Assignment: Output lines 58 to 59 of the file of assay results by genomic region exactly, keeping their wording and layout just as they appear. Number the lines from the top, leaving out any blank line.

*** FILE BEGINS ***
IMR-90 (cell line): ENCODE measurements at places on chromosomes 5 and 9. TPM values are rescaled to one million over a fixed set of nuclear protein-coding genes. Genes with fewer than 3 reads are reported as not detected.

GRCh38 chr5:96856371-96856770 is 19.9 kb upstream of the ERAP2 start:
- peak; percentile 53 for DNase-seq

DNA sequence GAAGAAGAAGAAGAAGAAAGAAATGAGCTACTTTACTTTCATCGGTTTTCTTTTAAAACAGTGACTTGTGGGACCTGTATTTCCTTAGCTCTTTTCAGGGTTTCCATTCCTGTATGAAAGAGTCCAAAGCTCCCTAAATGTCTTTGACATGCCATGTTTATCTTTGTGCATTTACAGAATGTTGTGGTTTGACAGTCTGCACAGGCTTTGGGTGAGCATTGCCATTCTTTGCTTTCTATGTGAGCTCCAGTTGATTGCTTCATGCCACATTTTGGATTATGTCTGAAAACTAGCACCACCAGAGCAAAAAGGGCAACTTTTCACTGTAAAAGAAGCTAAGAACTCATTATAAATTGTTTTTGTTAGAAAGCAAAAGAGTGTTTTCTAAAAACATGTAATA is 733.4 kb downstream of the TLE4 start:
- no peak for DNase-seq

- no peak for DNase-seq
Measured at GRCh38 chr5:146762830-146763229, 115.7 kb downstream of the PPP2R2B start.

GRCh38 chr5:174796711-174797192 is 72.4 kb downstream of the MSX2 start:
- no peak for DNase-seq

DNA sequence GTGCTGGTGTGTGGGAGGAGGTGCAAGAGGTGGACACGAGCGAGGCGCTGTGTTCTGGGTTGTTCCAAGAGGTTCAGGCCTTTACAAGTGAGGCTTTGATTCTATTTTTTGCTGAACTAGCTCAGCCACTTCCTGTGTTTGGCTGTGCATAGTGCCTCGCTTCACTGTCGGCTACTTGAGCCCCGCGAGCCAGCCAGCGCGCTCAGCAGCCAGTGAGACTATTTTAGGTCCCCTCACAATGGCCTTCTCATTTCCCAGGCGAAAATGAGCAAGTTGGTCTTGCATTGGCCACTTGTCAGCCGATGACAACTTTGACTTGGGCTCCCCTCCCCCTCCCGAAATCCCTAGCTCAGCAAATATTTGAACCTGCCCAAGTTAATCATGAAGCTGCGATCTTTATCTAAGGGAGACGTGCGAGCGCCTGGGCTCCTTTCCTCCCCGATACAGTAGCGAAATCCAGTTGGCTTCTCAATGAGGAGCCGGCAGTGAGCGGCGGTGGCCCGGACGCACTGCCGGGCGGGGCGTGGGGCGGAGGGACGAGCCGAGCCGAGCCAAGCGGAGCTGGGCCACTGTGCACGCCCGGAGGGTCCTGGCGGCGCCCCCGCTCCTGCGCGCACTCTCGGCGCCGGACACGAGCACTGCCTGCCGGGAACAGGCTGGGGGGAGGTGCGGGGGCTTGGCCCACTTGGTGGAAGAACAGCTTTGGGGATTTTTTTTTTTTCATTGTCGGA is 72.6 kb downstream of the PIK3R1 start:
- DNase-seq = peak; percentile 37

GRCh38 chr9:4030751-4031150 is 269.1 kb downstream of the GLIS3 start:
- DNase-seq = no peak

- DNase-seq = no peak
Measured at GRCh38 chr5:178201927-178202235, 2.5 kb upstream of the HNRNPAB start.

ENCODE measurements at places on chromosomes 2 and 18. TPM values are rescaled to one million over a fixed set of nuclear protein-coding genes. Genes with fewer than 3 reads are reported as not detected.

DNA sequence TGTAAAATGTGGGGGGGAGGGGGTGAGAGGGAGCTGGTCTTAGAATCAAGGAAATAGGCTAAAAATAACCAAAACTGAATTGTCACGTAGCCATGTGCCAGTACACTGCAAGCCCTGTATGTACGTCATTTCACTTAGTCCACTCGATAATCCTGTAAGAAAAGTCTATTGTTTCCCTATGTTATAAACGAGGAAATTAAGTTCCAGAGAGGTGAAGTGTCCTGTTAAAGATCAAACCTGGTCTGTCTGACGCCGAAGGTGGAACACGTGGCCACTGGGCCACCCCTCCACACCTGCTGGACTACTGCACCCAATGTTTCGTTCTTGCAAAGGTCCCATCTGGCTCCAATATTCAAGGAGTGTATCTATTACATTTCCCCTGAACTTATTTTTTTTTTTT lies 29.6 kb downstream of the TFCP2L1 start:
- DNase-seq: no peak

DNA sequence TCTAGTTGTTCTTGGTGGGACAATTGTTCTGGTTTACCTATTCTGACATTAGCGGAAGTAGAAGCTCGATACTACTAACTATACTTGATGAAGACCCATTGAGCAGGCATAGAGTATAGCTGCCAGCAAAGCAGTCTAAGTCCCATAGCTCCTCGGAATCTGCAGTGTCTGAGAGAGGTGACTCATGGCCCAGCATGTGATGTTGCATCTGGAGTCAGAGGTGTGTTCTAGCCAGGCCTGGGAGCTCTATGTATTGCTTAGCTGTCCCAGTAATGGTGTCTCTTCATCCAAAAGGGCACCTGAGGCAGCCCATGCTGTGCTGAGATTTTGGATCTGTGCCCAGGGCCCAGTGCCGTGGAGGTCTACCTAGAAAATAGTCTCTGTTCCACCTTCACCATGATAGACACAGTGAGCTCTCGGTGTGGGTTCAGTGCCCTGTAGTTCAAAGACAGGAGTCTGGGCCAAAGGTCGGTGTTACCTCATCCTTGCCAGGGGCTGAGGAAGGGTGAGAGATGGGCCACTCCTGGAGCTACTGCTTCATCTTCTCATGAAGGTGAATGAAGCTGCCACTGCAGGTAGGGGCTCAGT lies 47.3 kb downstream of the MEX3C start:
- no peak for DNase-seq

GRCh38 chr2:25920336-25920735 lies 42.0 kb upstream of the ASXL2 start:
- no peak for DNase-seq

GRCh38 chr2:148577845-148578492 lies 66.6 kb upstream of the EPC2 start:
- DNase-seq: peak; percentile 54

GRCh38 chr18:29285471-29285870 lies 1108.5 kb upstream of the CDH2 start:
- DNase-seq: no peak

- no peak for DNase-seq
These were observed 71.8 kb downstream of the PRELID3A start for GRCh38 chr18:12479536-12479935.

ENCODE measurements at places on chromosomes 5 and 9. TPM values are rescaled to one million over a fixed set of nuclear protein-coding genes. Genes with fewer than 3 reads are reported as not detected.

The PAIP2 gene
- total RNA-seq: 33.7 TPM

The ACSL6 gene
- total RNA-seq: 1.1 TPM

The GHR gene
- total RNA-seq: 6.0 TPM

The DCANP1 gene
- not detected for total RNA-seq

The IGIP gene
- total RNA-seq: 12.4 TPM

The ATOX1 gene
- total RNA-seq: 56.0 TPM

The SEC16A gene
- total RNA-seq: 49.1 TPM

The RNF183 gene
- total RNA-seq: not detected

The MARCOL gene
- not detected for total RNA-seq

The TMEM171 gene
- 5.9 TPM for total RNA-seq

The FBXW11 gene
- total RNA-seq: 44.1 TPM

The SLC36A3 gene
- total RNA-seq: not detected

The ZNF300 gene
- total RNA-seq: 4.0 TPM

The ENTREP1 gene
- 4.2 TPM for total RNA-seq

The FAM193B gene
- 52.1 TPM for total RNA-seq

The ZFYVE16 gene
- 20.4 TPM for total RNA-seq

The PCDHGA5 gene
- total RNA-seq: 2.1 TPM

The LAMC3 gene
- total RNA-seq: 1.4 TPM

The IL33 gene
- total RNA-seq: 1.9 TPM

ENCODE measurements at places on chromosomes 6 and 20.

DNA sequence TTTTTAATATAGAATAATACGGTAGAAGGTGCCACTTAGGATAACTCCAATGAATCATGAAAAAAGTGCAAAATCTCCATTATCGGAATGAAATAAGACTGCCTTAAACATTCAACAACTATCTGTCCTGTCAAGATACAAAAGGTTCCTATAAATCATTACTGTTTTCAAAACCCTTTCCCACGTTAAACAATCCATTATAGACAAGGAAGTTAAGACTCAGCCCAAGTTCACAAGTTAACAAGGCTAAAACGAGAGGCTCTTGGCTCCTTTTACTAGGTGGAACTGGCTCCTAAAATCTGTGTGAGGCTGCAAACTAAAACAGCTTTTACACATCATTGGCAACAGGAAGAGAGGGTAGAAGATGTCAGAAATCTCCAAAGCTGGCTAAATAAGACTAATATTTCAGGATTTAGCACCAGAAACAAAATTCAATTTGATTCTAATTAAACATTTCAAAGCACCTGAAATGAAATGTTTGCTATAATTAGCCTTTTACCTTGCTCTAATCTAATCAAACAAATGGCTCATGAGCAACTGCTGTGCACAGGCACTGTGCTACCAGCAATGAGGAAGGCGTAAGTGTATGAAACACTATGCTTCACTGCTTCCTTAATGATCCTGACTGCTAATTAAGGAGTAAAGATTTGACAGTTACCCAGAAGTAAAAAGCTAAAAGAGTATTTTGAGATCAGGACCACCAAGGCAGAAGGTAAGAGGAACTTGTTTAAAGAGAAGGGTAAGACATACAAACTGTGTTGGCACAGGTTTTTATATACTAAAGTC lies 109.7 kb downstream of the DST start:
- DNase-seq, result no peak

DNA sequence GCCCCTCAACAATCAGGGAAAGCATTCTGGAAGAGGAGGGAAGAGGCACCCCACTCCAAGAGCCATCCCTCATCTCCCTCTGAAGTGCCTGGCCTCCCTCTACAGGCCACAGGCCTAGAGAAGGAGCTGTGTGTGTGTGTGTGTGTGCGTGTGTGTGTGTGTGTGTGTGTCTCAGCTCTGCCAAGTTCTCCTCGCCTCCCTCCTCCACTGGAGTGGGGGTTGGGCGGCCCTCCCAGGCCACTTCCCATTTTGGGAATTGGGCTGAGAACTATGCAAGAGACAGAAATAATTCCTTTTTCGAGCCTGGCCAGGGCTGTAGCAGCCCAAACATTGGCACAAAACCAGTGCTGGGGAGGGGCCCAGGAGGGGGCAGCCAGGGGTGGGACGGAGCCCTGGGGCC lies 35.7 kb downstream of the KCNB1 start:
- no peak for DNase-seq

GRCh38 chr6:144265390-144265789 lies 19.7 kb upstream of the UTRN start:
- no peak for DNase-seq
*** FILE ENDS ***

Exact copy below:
The FAM193B gene
- 52.1 TPM for total RNA-seq